­ ­ ­­Let us study a somewhat more complex case of motion in a gravitational field. Instead of just the force of gravity, let us add a drag force which is proportional to the velocity, that is: $${\bf F} = - \alpha {\bf v}.$$ In other words, at every instant, the drag force is proportional to the velocity and has­ an opposite direction. The constant of proportionality­ α includes all the physics of the flow around the object, and for us, it is simply assumed to be given.

Just for general knowledge, such a drag law does exist. It describes the drag on objects moving in a very viscous fluid, such as a marble droped through ho­ney. In such a case, the parameter α will depend on the size of the marble and the viscosity of the honey (the actual dependence is beyond the scope of this course, if you're curious though, it is linear in the radius and the viscosity, as is explained here). In less viscous cases, such as a marble dropped through air, the drag force typically grows like the velocity to a higher power (usually close to 2). But this we will leave for the example below!

Back to our problem. If the only forces are that of gravity and drag, the second law of motion would imply that: $$m {d{\bf v} \over dt} = {\bf F}_g + {\bf F}_d = m {\bf g} - \alpha {\bf v}$$ How does this equation behave?

To answer this question, we will try to understand the behavior before we actually solve the equation.

First, in the limit of small velocities, we find that the drag which of course is proportional to the velocity, is small as well, and can therefore be neglected. Once this is done, we find the trivial case of free fall:

$$\require{cancel} m {d{\bf v} \over dt} = {\bf F}_g + \cancelto{0}{{\bf {F}}_d} \approx m {\bf g} ~~\Rightarrow~~v\approx g t$$ (again, we define the positive direction to be down, hence the velocity increases).

For large velocities, we expect the acceleration term to dissapear, giving a balanced gravitational and drag forces, from which we can derive the asymptotic velocity: $$\require{cancel} \cancelto{0} {m {d{\bf {v}} \over dt}} \approx {\bf F}_g + {\bf F}_d = m {\bf g} - \alpha{\bf v} ~~\Rightarrow~~v_{\infty} = {m g \over \alpha}.$$ From the two limiting behaviors, we can draw a heuristic graph, as can be seen in the figure.

Now that we understand the behavior of the falling object, we can solve for the actual motion. If we take the z component of eq. (1) above (i.e., take the scalar product $\cdot {\hat{\bf z}}$ on both sides, we get the scalar equation: $$m { dv_z \over dt} = m g - \alpha v_z .$$
The velocity as a function of time. For small t's, the velocity is small, the drag is therefore negligible and the motion is that of free fall. Hence, v grows linearly. For large t's, the velocity approaches its asymptotic value, where the drag equals gravity.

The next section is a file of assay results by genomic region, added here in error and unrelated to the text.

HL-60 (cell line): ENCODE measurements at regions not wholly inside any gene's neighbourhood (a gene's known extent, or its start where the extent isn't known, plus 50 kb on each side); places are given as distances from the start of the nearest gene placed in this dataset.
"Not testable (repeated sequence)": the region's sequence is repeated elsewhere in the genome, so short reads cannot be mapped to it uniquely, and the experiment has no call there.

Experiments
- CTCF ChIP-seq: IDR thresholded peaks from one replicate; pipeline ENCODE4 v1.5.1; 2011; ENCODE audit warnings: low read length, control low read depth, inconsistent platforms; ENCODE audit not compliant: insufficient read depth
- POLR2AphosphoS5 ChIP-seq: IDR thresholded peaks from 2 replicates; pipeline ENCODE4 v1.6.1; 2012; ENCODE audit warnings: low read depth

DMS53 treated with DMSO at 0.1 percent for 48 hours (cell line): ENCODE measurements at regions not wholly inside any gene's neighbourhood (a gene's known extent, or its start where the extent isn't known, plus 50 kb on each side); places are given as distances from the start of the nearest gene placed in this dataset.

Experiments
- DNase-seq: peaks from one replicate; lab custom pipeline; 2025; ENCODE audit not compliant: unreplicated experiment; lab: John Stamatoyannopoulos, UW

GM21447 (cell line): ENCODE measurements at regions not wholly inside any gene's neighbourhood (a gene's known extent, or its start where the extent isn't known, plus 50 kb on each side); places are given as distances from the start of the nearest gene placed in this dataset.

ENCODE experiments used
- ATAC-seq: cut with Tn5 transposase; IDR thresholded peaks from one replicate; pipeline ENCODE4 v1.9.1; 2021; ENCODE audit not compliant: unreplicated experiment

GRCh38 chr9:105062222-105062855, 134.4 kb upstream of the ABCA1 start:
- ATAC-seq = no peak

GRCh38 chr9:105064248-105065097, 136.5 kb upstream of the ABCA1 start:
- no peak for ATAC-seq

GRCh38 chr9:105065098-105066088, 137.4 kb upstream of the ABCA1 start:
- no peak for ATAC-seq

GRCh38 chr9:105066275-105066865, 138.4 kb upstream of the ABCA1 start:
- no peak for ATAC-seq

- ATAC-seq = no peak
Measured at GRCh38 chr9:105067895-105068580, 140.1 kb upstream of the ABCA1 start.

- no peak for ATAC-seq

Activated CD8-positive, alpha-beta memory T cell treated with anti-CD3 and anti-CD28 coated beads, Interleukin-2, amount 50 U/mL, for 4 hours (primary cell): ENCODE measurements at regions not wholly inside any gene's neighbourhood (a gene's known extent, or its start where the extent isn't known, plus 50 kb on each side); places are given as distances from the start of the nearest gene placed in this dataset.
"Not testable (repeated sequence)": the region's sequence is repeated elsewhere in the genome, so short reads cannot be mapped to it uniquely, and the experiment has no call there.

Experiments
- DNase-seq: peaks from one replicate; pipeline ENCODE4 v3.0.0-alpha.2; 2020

This equation is a differential equation because it relates a variable, vz, to its derivatives (in this case, to its first derivative dvz/dt). How do we solve such an equation? Well, the truth is that solving differential equations is an art. There is no recipe to solve all differential equations just as there is no recipe to solve all integrals. Each differential equation, just like every integral, requires knowing how to solve that particular type, or how to transform it to a form for which a solution is known.

This type of equation can be solved through separation of variables. See inset below for how they are generally solved. It is one of two types of equations which we will solve in this course.

In our case, we separate the t's and dt's to one side, and the vz's and dvz's to the other side. We obtain: $$m { dv_z \over m g - \alpha v_z} = dt .$$ What this equation implies is that for any infinitesimally small time step dt, there will be the same change in the velocity dvz times the paritular function of vz. To get the actual vz(t), we will have to integrate over many of those changes, over time on one hand, and over dvz on the other. We omit the "z" for brievety: $$\int_{v=0}^{v(t)} {m dv \over m g - \alpha v} = \int_{t=t_0}^{t} dt .$$
Note:
In this course, we will learn to solve two types of differential equations, those which can be solved through separation of variables, and linear equations, which will pop-up once we solve oscillatory motion. So how do we solve seperable differential equations? Well, as the name suggests, we can separate the variable from the unknown function,

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